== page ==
Editorial: Culture of fear thrives throughout society

 

 

by Amanda Goemmer

All of us, whether we are aware of it or not, are currently immersed in a culture of fear.

We turn on the television, go online, turn on the radio or open a newspaper and we are bombarded with huge amounts of fearful material constructed specifically to hold our attention. We are all drifting in an ocean of information, most of us without the proper tools needed to decipher all of the messages numbing our overloaded, information-logged brains.

There are various negative repercussions to this set of unfortunate circumstances, one of which is that we cannot see through the crap, so to speak. We allow the fear we are immersed in to rule our lives. It drives us to consume, to be still, and to act – many times – irrationally.

It is crucial that individuals be aware that news media is based upon deviant information. It is out of the norm, not the norm itself.

For example, we are attracted to crime stories because someone has committed an act that is abnormal for the members of our society. Therefore, it is an uncommon act, and not something that represents the nature of all the other members of our society.

After the attack on the twin towers in 2001, Islamophobia began spreading through the U.S. like wildfire.

Sadly, trusted news anchors and other influential people have many times failed to mention that not all Muslims are terrorists, just as not all Christians blow up abortion clinics or go on oppressive crusades. Terrorists are extremists, and they live all over the globe.

Many American citizens have a tendency to hand over their freedom at a moments notice when standing in the face of a potential threat.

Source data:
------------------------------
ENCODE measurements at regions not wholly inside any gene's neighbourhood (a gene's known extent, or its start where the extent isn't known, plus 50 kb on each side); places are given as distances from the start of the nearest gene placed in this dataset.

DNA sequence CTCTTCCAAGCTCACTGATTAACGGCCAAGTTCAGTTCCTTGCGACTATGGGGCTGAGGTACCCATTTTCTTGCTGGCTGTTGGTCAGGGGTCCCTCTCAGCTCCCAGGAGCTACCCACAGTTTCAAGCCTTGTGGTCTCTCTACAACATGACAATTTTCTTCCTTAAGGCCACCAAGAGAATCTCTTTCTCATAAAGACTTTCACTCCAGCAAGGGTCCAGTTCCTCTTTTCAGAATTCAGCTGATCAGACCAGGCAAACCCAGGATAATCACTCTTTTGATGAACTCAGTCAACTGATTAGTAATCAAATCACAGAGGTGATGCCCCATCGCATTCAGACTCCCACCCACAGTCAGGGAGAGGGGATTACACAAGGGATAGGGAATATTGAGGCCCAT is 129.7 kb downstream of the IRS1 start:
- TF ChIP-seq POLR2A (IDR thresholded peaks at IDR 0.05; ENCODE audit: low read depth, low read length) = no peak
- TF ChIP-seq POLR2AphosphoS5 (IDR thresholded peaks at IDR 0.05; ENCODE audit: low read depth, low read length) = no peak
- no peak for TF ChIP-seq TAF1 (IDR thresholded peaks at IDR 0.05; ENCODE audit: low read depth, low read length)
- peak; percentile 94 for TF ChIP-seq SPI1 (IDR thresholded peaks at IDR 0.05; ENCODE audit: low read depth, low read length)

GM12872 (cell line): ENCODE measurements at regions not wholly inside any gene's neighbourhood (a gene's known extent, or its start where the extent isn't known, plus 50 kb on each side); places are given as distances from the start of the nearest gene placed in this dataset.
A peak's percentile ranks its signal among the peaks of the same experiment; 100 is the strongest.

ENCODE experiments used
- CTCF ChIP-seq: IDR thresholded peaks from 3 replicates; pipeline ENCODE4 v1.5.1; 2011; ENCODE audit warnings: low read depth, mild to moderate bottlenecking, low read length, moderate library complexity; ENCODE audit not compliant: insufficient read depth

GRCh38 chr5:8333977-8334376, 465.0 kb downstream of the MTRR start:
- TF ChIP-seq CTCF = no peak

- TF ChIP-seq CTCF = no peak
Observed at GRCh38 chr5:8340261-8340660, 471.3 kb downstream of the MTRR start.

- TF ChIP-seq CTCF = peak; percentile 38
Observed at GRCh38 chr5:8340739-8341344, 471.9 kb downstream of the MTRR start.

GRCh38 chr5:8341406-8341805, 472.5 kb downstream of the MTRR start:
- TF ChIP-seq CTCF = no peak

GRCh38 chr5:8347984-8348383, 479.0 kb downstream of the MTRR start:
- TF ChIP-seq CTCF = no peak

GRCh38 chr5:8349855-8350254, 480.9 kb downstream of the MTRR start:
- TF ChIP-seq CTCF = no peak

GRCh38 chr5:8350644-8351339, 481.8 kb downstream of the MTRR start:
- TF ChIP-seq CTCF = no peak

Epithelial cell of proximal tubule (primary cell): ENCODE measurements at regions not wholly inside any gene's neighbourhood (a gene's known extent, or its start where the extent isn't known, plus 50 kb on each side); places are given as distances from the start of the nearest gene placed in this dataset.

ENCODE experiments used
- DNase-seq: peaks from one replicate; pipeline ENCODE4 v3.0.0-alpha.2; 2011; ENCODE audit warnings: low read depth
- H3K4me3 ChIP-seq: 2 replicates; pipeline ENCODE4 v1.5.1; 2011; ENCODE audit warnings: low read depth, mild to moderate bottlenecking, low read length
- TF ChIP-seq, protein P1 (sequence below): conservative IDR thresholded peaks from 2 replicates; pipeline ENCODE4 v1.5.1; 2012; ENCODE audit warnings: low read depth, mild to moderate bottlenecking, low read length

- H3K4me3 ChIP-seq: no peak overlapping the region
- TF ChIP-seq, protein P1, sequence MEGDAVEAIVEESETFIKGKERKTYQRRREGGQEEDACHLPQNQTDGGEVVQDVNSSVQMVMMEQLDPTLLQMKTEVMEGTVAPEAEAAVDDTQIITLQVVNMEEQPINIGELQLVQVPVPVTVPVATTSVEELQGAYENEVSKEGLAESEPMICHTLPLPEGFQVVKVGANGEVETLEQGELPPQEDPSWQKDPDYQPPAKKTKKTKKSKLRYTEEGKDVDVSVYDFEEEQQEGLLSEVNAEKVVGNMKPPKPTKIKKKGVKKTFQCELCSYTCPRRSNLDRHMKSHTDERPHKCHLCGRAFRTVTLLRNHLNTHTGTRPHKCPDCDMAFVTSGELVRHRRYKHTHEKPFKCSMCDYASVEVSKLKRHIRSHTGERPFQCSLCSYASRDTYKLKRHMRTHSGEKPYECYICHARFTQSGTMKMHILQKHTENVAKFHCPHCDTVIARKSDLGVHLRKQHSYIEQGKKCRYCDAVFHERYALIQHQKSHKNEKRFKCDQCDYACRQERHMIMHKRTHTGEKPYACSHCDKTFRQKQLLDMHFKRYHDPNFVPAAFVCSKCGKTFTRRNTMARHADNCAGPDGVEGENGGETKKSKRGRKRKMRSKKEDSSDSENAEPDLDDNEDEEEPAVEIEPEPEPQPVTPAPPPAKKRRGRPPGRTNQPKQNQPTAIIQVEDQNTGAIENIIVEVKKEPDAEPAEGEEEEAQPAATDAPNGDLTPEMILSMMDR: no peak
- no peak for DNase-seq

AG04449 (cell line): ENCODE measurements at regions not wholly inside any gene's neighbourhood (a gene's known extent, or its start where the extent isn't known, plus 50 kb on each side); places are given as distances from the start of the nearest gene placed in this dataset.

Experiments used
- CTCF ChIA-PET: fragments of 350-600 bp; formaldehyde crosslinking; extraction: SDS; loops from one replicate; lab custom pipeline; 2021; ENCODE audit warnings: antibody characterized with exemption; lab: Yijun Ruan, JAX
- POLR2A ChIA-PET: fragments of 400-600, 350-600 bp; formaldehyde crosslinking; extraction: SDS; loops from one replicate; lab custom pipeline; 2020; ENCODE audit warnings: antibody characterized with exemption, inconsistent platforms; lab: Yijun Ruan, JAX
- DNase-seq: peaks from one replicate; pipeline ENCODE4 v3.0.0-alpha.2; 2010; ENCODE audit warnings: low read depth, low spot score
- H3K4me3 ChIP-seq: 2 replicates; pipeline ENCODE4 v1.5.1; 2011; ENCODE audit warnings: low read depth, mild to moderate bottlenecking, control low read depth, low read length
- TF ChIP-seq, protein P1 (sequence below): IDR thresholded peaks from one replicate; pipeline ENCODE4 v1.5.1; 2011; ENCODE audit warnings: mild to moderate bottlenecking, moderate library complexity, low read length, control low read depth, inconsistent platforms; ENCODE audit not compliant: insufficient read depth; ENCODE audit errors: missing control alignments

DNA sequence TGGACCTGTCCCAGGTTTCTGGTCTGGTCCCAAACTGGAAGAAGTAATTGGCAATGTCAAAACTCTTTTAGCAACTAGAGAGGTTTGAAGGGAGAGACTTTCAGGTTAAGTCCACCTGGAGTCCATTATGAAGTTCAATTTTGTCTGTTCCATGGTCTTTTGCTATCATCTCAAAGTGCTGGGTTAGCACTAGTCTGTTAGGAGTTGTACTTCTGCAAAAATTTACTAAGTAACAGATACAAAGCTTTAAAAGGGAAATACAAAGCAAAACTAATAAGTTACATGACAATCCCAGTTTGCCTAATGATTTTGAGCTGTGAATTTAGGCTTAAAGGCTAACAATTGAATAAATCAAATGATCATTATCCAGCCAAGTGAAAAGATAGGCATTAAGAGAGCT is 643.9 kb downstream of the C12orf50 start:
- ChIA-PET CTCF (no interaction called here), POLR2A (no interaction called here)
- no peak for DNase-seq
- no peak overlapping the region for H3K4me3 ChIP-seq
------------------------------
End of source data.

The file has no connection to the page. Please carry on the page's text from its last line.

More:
The Patriot Act, which violates many of our constitutional rights, passed without much difficulty due to the understandable fear that engulfed the nation immediately after Sept. 11. However, President Obama recently agreed to have the Patriot Act extended. How many times will it be extended? How many of us, and for how long, will have our rights infringed upon in the name of security?

We do need to address terrorism, and punish those few fanatics who would sacrifice innocent lives in order to support their individual causes. However, we need to proceed with caution. Life without freedom isn’t worth living, even if you are safe.

After studying Paolo Freire’s “Pedagogy of the Oppressed,” I began to see that those who are living in our society today could actually consider themselves to be oppressed.

Not in the blatantly obvious way that many of us imagine when we hear the term oppression, but in our minds. Our minds, and therefore our thoughts, are in chains, and no one can break them but us.

We have to set ourselves free, and then decide whether we are willing and capable of finding a way to make a change that is apparent in our world.

In the words of a brilliant Mad Hatter, we have to begin at the beginning.

All of us need to learn about media literacy, what it is and how to develop our skills so that we are not being controlled and molded into fear-munching zombies who are incapable of critical and meaningful thought.

Media literacy is the constant ongoing process that all individuals should be engaging in every day to ensure that the goals and beliefs that they hold are their own.

Unfortunately, many of us spend our days in a state of automaticity. That is, we place our minds on autopilot.

If we aren’t engaged in what we are doing, then we are at the mercy of those who create our media.

I have only this small bit of well-intended advice to give: Awaken; drag yourself out of the ocean and to the shore. Sputtering, lungs burning, find out if you are who you really think you are, or if you have been programmed and dozing all this time.

It can be painful, even lonely, but it is necessary for your survival.

I am sure some readers will wonder why a journalist like myself is writing about media and how dangerous it can be. To address that yet unspoken question, I have struggled with my role as a creator of media, and the impact that media may have on those who consume it.

I would like to have an affect on those who consume these words. I am hoping that those who read this will stir from their slumber, and seek to develop their media literacy skills.

I cannot force anyone into an awakening. I cannot make you do anything, not really.

However, I can point you to the tools you need to begin developing your media literacy skills.

It is simple: start researching, be engaged and most importantly, look into some of the classes offered here at CU that cover media literacy.

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